We had heard that Hawaii was beautiful and of all the Hawaiian Islands Kauai was the most spectacularly beautiful. We decided to do a short five day trip to Kauai from 24 January to 29 January. This blog captures some of our beautiful memories along the way.
People were right – Kauai, also called the garden isle is a spectacularly beautiful island and a paradise for nature lovers. The mesmerising beauty and the tranquility makes you introspect and reconnect with your inner self.
Some random tidbits about Kauai before I talk about what we did:
There are stray chickens EVERYWHERE! Where do they come from and why do people let them wander around when they could eat them?
As with all indigenous cultures, there are many myths and stories associated with this island. The Dalai Llama considers this island very special to Tibetan Buddhism because their scripture says this is the island where spirits enter and leave the earth. The spirits enter this world in Anahola and exit in Polihale. There is an interesting myth related to these locations – the love story of Hiku and Kawelu. Hiku met a beautiful girl named Kawelu, the two fell in love and soon married. Hiku and Kawelu were happy together most of the time but, like all couples, they had arguments. One day after an argument, Hiku got upset, left Kawelu and returned to the mountains. Heartbroken, Kawelu waited for him in vain. She killed herself in grief when he didn’t return. When Hiku found out what happened, he deeply regretted what he had done and decided to go to the land of the dead, Polihale, to bring Kawelu back. He descended into the valley of the Waimea Canyon and wandered around Poe until he found Kawelu’s spirit. He begged her to return. Kawelu’s spirit came to life and the lovers were reunited.
There is an island called Niihau – a single family has owned the island for more than 150 years and this island remains isolated from the outside world. Legend has it that Niihau was purchased by the Sinclair family in the 1860s. The island’s inhabitants — known as Niihauans — were allowed to stay, but access to the island by outsiders (including anyone from another Hawaiian island) was restricted. To this day, only Niihauans, the Robinsons (the descendants of the Sinclair family), and the occasional invited guest are allowed there.
Mark Zuckerberg has recently bought a 700 acres slice of this paradise.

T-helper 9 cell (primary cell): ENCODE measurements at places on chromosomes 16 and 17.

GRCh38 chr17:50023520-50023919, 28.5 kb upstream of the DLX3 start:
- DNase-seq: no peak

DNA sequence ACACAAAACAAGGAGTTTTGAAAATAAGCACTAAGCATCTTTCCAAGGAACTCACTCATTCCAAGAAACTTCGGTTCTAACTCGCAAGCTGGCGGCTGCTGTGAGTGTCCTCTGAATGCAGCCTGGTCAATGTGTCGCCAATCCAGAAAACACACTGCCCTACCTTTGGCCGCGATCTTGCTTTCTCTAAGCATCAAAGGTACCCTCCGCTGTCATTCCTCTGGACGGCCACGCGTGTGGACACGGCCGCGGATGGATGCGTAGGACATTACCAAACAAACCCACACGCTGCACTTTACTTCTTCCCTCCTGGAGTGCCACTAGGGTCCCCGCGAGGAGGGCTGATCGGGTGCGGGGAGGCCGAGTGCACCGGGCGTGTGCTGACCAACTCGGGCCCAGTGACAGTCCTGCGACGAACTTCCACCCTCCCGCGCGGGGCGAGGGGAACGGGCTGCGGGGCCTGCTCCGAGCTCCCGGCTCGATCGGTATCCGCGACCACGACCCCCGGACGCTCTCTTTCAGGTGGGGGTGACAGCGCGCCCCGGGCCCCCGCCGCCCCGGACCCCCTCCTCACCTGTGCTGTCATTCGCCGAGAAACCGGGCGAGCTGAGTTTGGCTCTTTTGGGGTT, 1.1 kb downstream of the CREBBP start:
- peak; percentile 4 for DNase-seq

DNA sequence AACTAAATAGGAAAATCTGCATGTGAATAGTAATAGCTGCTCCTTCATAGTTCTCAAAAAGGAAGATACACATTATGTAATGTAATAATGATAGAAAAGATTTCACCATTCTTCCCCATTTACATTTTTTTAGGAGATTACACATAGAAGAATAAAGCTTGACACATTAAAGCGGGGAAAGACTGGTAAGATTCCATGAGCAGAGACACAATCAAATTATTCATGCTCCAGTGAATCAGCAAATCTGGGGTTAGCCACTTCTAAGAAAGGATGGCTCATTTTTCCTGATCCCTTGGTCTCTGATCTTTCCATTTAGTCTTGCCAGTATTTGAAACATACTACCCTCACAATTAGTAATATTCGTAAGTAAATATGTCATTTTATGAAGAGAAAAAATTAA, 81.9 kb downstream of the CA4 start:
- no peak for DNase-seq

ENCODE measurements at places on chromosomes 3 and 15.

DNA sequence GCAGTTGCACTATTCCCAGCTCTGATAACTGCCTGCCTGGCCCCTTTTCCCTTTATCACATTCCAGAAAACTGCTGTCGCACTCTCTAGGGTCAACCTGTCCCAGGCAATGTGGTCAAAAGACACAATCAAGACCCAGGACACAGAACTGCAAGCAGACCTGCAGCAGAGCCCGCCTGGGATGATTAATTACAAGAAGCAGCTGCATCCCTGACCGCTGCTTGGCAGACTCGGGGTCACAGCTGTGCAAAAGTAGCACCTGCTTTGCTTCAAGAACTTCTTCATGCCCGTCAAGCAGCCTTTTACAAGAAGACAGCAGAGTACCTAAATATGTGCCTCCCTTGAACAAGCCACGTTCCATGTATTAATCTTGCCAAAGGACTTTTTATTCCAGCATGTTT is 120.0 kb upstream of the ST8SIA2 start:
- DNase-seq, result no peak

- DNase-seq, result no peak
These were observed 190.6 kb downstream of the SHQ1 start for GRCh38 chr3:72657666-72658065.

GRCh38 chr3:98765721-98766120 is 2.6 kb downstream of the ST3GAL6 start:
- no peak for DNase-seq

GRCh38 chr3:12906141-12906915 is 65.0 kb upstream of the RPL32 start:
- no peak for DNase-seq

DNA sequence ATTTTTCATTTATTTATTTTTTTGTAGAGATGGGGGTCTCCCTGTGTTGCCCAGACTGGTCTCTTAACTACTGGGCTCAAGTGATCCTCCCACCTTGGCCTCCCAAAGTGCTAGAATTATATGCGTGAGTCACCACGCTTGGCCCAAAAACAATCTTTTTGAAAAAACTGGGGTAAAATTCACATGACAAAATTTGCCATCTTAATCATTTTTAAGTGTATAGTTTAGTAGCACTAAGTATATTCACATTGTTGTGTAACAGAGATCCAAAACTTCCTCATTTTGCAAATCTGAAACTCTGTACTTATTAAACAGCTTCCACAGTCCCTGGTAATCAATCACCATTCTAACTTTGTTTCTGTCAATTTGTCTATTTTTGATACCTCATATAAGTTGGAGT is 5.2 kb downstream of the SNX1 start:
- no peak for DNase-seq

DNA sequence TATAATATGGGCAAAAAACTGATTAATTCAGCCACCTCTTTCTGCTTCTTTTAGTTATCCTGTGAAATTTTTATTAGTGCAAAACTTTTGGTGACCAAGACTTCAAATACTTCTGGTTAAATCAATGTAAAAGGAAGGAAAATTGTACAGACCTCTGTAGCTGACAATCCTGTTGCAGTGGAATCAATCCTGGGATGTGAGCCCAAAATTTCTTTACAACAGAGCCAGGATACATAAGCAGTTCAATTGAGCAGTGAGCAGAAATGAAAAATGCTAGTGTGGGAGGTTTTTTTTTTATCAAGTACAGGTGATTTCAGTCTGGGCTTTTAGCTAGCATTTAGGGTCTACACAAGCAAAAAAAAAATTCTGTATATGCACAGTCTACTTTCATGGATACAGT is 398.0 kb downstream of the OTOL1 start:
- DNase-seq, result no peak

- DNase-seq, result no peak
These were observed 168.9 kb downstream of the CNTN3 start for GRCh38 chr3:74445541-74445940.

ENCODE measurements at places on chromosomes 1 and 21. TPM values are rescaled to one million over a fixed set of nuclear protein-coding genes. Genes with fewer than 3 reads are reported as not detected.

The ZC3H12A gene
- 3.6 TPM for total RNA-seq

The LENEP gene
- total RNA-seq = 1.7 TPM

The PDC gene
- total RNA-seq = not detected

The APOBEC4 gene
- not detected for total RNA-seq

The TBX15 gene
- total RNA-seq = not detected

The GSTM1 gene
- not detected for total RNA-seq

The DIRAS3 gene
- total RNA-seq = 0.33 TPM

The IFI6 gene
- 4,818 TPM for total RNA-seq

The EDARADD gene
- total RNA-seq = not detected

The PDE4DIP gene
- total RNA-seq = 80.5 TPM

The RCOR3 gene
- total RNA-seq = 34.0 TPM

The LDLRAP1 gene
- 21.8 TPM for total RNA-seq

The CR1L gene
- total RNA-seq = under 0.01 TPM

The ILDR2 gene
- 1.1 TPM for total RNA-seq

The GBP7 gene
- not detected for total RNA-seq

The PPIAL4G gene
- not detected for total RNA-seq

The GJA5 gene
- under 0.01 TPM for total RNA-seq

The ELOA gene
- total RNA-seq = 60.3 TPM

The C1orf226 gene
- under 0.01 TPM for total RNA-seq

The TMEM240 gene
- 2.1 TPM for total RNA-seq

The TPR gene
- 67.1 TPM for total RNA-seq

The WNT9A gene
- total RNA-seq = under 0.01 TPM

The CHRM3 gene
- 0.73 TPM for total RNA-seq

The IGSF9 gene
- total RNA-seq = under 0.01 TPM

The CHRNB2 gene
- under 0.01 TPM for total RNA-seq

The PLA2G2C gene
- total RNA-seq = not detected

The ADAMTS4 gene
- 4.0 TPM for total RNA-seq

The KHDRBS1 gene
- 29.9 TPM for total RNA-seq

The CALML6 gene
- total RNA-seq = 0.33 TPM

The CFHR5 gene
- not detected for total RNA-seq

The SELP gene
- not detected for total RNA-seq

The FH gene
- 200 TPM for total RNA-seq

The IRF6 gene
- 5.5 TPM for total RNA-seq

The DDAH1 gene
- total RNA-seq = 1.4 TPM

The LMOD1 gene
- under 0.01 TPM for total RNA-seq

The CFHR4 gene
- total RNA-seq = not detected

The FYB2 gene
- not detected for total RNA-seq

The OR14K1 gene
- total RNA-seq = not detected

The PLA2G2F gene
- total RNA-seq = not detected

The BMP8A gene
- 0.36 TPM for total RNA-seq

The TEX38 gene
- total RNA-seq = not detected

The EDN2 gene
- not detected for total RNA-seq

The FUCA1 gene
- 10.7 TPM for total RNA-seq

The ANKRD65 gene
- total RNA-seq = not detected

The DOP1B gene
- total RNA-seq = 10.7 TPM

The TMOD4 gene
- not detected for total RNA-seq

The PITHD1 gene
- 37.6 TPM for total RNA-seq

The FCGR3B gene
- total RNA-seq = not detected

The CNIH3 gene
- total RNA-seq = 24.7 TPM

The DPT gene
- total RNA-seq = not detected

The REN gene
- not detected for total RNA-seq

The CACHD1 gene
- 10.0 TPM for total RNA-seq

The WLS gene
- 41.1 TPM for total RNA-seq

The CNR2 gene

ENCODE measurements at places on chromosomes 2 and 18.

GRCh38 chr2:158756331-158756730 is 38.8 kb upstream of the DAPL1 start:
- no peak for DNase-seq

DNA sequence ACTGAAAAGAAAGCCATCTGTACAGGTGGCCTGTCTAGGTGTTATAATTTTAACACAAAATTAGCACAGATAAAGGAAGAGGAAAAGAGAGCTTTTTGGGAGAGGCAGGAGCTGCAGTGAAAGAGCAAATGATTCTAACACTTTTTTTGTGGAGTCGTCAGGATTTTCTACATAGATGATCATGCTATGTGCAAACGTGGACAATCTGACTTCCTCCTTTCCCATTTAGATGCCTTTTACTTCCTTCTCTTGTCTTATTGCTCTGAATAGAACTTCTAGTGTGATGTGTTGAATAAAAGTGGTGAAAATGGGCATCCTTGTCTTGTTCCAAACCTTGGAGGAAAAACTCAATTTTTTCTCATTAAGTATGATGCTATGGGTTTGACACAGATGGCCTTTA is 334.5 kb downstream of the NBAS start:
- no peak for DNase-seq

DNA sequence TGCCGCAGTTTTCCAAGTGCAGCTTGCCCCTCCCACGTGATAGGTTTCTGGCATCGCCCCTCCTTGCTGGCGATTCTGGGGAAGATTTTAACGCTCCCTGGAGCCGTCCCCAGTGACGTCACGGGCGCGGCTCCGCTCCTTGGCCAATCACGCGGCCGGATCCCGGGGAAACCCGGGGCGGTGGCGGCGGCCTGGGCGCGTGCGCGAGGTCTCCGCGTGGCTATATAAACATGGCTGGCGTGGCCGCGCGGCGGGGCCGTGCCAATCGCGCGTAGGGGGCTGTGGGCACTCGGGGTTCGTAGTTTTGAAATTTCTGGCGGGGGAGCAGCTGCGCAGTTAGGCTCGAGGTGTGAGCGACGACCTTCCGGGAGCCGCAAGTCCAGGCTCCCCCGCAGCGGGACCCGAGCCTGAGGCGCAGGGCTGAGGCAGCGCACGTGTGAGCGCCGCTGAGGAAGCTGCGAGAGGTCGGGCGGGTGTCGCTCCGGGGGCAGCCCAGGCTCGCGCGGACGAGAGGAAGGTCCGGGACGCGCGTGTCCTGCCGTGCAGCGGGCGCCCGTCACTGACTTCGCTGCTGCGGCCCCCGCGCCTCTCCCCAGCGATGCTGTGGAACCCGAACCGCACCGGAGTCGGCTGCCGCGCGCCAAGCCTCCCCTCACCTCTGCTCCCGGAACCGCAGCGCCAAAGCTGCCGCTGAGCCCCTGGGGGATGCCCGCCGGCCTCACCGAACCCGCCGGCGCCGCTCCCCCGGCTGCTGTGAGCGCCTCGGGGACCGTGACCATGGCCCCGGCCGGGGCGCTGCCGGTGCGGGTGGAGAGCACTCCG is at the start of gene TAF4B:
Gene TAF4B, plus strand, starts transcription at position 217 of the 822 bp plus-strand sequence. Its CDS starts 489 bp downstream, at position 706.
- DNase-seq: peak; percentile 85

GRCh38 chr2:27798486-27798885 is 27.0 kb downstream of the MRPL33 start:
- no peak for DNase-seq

We flew Hawaiian Airlines from Sydney to Honolulu and then to Kauai. First things first, a thumbs up to the airline. The food was good, the service was friendly and it was lovely. When every other airline is focused on cutting costs, they were very generous. We even got socks, eye patches and ear muffs!
The couple next to us were incredibly fat and annoying. The lady complained about crying babies, their parents, toilet queues, the food .. almost everything. My prayer – God whenever I travel, don’t put me next to whingers.
There is so much to do – treks, canoeing, snorkeling, scuba diving. It was impossible to cover all this activity but we tried to do our best. The island is small enough to drive around in a day. It is inhabited primarily along the coast and the inlands are still untouched and spectacularly beautiful. While we couldn’t do everything we wanted to do, here is a recount of what we did.
Day one – Na Pali coast
Na Pali is one of the most beautiful and pristine coastlines in the world. A strenuous foot trail that stretches across 17 rugged kilometres from Ke`e Beach to Kalalau Valley, this stretch is only accessible by foot. We walked along the extremely challenging terrain many times wondering if we should turn back because it was wet and slippery. We persisted and came back with filthy shoes, clothes, not to mention sore butts! We only walked the first seven kilometres and back. The only way you can walk the entire stretch is if you camp overnight before heading back. We relaxed at the beautifully relaxing Ke`e Beach after the trek.
Day two – Hindu Monastery – Wailua Falls – Waimea Canyon – Kalalau Lookout